# Demystifying Deconvolutions

This article mainly discusses about ** Up-sampling with Deconvolution**. If you’ve heard about the term Deconvolution, and are willing to learn more about it, please read on.

The contents of the this article is as follows:

- The need for Up-sampling
- Convolution Operation
- Going backward
- Convolution Matrix
- Transposed Convolution Matrix

Deconvolution is also known as **Transposed Convolution** and **Fractionally-strided Convolution**.

## The need for Up-sampling

When we use neural networks to process or generate images, there is a decrease in the size of the intermediate images in the subsequent layers.

Sometimes, when an output result having the size same as the input image is to be generated, using the learned parameters, up-sampling is useful. This technique is used to up-sample images from low-resolution to high-resolution.

## Convolution Operation

I will use a simple example here to discuss about the convolution operation.

Suppose we have a 4x4 matrix, and we wish to convert it to a smaller 2x2 matrix. This can be accomplished by using a 3x3 “**kernel**” as shown below.

The convolution operation calculates the sum of the element-wise multiplication between the input matrix and kernel matrix. Since we can slide the kernel twice through the input matrix, the resulting output will be of size 2x2.

**One important point of such convolution operation is that the positional connectivity exists between the input values and the output values.**

For example, the top left values in the input matrix (4, 5, 8, 1, 8, 8, 3, 6, 6) affect the top left element in the output matrix (122). This spatial relationship is essential; in images, any set of features on the top-left corner must be showcased in the top-left corner of the resulting smaller image (in the form of learnable parameters).

More concretely, the 3x3 kernel is used to connect the 9 values in the input matrix to 1 value in the output matrix. **A convolution operation forms a many-to-one relationship.** Let’s keep this in mind as we need it later on.

## Going backward

Now, suppose we want to go the other direction. We want to associate 1 value in a matrix to 9 values in another matrix. **It’s a one-to-many relationship.** This is like going backward of convolution operation, and it is the core idea of **transposed convolution**.

For example, we could up-sample a 2x2 matrix to a 4x4 matrix, maintaining the 1-to-9 relationship.

To talk about how such an operation can be performed, we need to understand the **convolution matrix** and the **transposed convolution matrix**.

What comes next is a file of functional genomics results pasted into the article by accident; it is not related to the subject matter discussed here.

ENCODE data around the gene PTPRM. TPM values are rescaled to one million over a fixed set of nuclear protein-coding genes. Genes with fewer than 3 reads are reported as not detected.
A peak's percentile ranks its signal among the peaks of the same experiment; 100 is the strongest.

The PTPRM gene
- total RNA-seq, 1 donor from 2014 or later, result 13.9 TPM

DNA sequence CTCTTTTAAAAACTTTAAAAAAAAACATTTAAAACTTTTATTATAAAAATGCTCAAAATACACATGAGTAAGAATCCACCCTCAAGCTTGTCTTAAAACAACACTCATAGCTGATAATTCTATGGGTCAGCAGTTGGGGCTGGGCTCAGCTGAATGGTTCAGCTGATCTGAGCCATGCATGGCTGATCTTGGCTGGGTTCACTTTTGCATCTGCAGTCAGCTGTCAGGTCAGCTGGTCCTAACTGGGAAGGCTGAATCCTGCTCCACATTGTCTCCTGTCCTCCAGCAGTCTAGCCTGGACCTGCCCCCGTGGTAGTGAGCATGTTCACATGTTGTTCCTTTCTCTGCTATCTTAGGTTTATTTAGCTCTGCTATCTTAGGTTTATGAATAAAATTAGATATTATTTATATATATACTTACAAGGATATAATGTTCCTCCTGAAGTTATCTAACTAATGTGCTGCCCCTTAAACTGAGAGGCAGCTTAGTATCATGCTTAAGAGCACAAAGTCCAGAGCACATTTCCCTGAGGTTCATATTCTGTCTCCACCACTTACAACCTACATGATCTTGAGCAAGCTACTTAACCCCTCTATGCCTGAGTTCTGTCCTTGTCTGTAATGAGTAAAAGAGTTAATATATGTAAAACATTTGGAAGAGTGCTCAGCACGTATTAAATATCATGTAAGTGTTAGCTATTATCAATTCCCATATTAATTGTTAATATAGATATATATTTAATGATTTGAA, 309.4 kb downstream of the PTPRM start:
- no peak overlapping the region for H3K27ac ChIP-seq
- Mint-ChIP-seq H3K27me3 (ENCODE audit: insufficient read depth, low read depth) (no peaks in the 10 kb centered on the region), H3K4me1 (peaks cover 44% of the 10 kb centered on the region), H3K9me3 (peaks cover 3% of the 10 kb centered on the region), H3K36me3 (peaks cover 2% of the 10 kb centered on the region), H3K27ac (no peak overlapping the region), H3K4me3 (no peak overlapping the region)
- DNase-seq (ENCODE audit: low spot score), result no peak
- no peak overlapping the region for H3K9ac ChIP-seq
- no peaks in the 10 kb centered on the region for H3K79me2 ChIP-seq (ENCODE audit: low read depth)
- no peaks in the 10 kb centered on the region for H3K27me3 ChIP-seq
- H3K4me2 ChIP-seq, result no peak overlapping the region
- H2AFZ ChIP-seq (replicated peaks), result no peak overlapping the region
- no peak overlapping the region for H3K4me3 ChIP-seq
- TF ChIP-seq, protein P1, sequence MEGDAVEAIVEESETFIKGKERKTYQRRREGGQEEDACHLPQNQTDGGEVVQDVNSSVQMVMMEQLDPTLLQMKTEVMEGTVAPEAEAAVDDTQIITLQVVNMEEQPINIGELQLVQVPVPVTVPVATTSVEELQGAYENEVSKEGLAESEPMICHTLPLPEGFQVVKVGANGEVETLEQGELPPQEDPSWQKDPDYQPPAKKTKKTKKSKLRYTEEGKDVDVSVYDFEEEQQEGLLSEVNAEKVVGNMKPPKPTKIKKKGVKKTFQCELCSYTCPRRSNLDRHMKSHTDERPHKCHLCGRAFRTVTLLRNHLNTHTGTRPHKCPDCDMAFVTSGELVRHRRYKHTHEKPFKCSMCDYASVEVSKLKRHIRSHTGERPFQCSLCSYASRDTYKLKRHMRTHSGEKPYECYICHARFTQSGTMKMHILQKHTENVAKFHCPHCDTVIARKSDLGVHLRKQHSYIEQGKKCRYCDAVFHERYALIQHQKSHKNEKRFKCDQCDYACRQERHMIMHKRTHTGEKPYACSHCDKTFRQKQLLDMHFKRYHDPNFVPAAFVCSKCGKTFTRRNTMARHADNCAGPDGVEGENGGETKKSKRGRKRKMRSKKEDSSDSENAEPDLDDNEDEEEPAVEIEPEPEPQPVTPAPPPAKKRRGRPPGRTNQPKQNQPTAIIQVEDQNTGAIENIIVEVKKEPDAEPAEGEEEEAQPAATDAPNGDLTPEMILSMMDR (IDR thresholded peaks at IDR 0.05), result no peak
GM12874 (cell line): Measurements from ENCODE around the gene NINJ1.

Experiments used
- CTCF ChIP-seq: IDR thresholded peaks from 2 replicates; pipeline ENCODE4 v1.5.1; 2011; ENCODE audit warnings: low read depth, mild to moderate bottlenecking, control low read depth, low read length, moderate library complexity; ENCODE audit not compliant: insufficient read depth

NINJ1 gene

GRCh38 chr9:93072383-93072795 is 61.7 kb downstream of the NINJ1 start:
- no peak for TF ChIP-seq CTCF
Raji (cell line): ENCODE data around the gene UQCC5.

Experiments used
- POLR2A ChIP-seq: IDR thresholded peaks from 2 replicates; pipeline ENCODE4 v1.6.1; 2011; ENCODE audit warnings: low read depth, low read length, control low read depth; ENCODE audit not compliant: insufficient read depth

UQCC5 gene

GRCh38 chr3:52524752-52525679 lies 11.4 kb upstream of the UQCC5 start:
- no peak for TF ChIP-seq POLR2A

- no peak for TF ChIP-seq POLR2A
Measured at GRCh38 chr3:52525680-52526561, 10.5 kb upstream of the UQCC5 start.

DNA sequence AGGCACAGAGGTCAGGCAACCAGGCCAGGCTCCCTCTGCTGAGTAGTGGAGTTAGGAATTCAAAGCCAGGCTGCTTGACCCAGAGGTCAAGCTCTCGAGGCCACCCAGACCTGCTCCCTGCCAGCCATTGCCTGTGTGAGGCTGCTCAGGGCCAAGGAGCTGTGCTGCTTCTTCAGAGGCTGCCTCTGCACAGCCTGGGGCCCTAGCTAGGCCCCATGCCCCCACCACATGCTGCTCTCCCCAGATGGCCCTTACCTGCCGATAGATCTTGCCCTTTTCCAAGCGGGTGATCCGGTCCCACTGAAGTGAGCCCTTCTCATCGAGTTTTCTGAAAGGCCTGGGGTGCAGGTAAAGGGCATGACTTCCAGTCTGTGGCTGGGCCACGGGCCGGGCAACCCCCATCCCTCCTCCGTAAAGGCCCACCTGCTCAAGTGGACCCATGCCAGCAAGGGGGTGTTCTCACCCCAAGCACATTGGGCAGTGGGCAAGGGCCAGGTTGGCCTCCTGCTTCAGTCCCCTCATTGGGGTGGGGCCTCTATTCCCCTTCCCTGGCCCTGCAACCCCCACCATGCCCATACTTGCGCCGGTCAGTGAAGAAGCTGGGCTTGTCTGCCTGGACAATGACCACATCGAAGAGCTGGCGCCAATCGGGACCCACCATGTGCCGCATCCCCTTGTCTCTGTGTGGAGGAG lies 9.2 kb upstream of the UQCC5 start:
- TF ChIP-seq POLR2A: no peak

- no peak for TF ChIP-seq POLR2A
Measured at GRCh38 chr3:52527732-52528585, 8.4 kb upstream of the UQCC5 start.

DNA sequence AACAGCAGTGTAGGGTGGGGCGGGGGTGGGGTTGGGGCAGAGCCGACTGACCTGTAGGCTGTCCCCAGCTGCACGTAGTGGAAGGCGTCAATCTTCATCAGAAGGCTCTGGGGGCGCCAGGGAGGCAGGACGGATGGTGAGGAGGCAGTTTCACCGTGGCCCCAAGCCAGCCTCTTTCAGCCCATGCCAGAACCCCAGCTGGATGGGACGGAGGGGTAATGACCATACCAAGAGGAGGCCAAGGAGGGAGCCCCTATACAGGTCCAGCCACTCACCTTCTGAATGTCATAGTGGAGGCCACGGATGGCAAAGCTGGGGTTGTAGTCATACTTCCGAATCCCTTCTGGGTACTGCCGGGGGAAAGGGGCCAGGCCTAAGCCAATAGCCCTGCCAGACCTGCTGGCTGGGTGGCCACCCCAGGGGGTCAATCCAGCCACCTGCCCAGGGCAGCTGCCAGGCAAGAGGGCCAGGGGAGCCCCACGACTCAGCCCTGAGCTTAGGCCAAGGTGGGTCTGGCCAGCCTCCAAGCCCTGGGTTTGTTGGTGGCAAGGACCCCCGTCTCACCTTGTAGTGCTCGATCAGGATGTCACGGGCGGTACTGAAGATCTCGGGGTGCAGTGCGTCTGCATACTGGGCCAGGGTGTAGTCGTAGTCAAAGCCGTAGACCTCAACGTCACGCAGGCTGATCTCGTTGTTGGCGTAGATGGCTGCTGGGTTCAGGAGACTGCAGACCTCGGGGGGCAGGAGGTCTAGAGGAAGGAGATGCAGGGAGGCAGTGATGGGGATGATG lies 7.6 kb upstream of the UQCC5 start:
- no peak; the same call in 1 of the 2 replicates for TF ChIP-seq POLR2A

## Convolution Matrix

We can view the process of converting a 4x4 matrix to a 2x2 matrix, in another way. We can express a convolution operation using a matrix. It is nothing but a kernel matrix rearranged so that we can use a matrix multiplication to conduct convolution operations.

We rearrange the 3x3 kernel into a 4x16 matrix as below:

Each row defines a convolution operation, separated by one or more zeros.

The first step is to flatten the input matrix of size 4x4 into a column vector (16x1).

We can matrix-multiply the 4x16 convolution matrix with the 1x16 input matrix (16 dimensional column vector).

The output 4x1 matrix can be reshaped into a 2x2 matrix which gives us the same result as before.

In short, a convolution matrix is nothing but rearranged kernel weights, and a convolution operation can be expressed using the convolution matrix.

## Transposed Convolution Matrix

We want to go from a smaller 2x2 matrix to a larger 4x4 matrix. **But there is one very important thing to consider; we want to maintain the 1-to-9 relationship**.

Let us reshape the 2x2 input matrix to a 4x1 column vector as before. If we have a 16x4 matrix with us, we could perform the operation

(16x4) x (4x1) = (16x1)

to get a 16x1 column vector, which we could then resize to the desired 4x4 output.

In order to get this 16x4 matrix, we use the convolution matrix used earlier, whose dimensions were 4x16. If the convolution matrix is denoted by **C**, then its transpose **C ^{T}** has the shape (16x4).

Through careful observation, you can convince yourself that the transposed matrix **C ^{T}** connects 1 value in the input to 9 values in the output.

The output can be reshaped into 4x4.

**Note:** The actual weight values in the matrix does not have to come from the original convolution matrix. They are learnable. What is important is that the weight layout is transposed from that of the convolution matrix (4x16 to 16x4).

## References:

**A guide to convolution arithmetic for deep learning**

https://arxiv.org/abs/1603.07285

**Convolution Arithmetic Tutorial**

http://deeplearning.net/software/theano/tutorial/conv_arithmetic.html

**Up-sampling with Transposed Convolution**

https://towardsdatascience.com/up-sampling-with-transposed-convolution-9ae4f2df52d0

**Convolutional Neural Networks**

http://cs231n.github.io/convolutional-networks/

**An Introduction to different Types of Convolutions in Deep Learning**

https://towardsdatascience.com/types-of-convolutions-in-deep-learning-717013397f4d